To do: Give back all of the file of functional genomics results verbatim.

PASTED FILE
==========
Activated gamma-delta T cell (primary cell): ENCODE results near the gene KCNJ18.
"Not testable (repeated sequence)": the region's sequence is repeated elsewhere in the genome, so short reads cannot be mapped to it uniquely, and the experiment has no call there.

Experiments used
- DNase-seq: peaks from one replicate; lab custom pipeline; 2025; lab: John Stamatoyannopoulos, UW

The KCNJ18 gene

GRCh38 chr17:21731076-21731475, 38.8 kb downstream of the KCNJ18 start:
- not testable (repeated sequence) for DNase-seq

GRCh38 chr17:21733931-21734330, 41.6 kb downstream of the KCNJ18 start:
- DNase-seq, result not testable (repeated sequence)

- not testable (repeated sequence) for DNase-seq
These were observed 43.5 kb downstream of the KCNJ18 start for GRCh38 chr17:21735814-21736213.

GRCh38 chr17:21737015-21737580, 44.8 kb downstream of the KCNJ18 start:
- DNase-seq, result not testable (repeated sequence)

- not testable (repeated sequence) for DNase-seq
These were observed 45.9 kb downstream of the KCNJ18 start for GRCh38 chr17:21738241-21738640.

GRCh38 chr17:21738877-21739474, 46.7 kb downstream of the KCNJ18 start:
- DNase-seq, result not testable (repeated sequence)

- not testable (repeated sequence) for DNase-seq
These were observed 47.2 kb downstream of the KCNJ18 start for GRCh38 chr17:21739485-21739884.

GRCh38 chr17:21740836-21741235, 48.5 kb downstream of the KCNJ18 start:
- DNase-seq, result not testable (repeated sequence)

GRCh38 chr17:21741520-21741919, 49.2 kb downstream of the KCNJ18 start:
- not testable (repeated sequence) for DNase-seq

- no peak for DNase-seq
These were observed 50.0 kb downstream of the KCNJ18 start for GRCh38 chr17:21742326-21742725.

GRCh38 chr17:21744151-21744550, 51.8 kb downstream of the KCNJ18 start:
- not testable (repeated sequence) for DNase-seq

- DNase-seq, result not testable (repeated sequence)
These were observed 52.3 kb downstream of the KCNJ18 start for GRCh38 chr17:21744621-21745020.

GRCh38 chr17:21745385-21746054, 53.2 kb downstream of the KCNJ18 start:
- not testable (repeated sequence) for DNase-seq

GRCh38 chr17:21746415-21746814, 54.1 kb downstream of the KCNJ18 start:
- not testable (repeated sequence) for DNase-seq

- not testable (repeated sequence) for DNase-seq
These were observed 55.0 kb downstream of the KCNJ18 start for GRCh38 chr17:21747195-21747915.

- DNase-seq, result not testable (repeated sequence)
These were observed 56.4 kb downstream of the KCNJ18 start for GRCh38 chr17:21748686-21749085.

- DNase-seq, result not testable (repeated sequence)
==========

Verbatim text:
Activated gamma-delta T cell (primary cell): ENCODE results near the gene KCNJ18.
"Not testable (repeated sequence)": the region's sequence is repeated elsewhere in the genome, so short reads cannot be mapped to it uniquely, and the experiment has no call there.

Experiments used
- DNase-seq: peaks from one replicate; lab custom pipeline; 2025; lab: John Stamatoyannopoulos, UW

The KCNJ18 gene

GRCh38 chr17:21731076-21731475, 38.8 kb downstream of the KCNJ18 start:
- not testable (repeated sequence) for DNase-seq

GRCh38 chr17:21733931-21734330, 41.6 kb downstream of the KCNJ18 start:
- DNase-seq, result not testable (repeated sequence)

- not testable (repeated sequence) for DNase-seq
These were observed 43.5 kb downstream of the KCNJ18 start for GRCh38 chr17:21735814-21736213.

GRCh38 chr17:21737015-21737580, 44.8 kb downstream of the KCNJ18 start:
- DNase-seq, result not testable (repeated sequence)

- not testable (repeated sequence) for DNase-seq
These were observed 45.9 kb downstream of the KCNJ18 start for GRCh38 chr17:21738241-21738640.

GRCh38 chr17:21738877-21739474, 46.7 kb downstream of the KCNJ18 start:
- DNase-seq, result not testable (repeated sequence)

- not testable (repeated sequence) for DNase-seq
These were observed 47.2 kb downstream of the KCNJ18 start for GRCh38 chr17:21739485-21739884.

GRCh38 chr17:21740836-21741235, 48.5 kb downstream of the KCNJ18 start:
- DNase-seq, result not testable (repeated sequence)

GRCh38 chr17:21741520-21741919, 49.2 kb downstream of the KCNJ18 start:
- not testable (repeated sequence) for DNase-seq

- no peak for DNase-seq
These were observed 50.0 kb downstream of the KCNJ18 start for GRCh38 chr17:21742326-21742725.

GRCh38 chr17:21744151-21744550, 51.8 kb downstream of the KCNJ18 start:
- not testable (repeated sequence) for DNase-seq

- DNase-seq, result not testable (repeated sequence)
These were observed 52.3 kb downstream of the KCNJ18 start for GRCh38 chr17:21744621-21745020.

GRCh38 chr17:21745385-21746054, 53.2 kb downstream of the KCNJ18 start:
- not testable (repeated sequence) for DNase-seq

GRCh38 chr17:21746415-21746814, 54.1 kb downstream of the KCNJ18 start:
- not testable (repeated sequence) for DNase-seq

- not testable (repeated sequence) for DNase-seq
These were observed 55.0 kb downstream of the KCNJ18 start for GRCh38 chr17:21747195-21747915.

- DNase-seq, result not testable (repeated sequence)
These were observed 56.4 kb downstream of the KCNJ18 start for GRCh38 chr17:21748686-21749085.

- DNase-seq, result not testable (repeated sequence)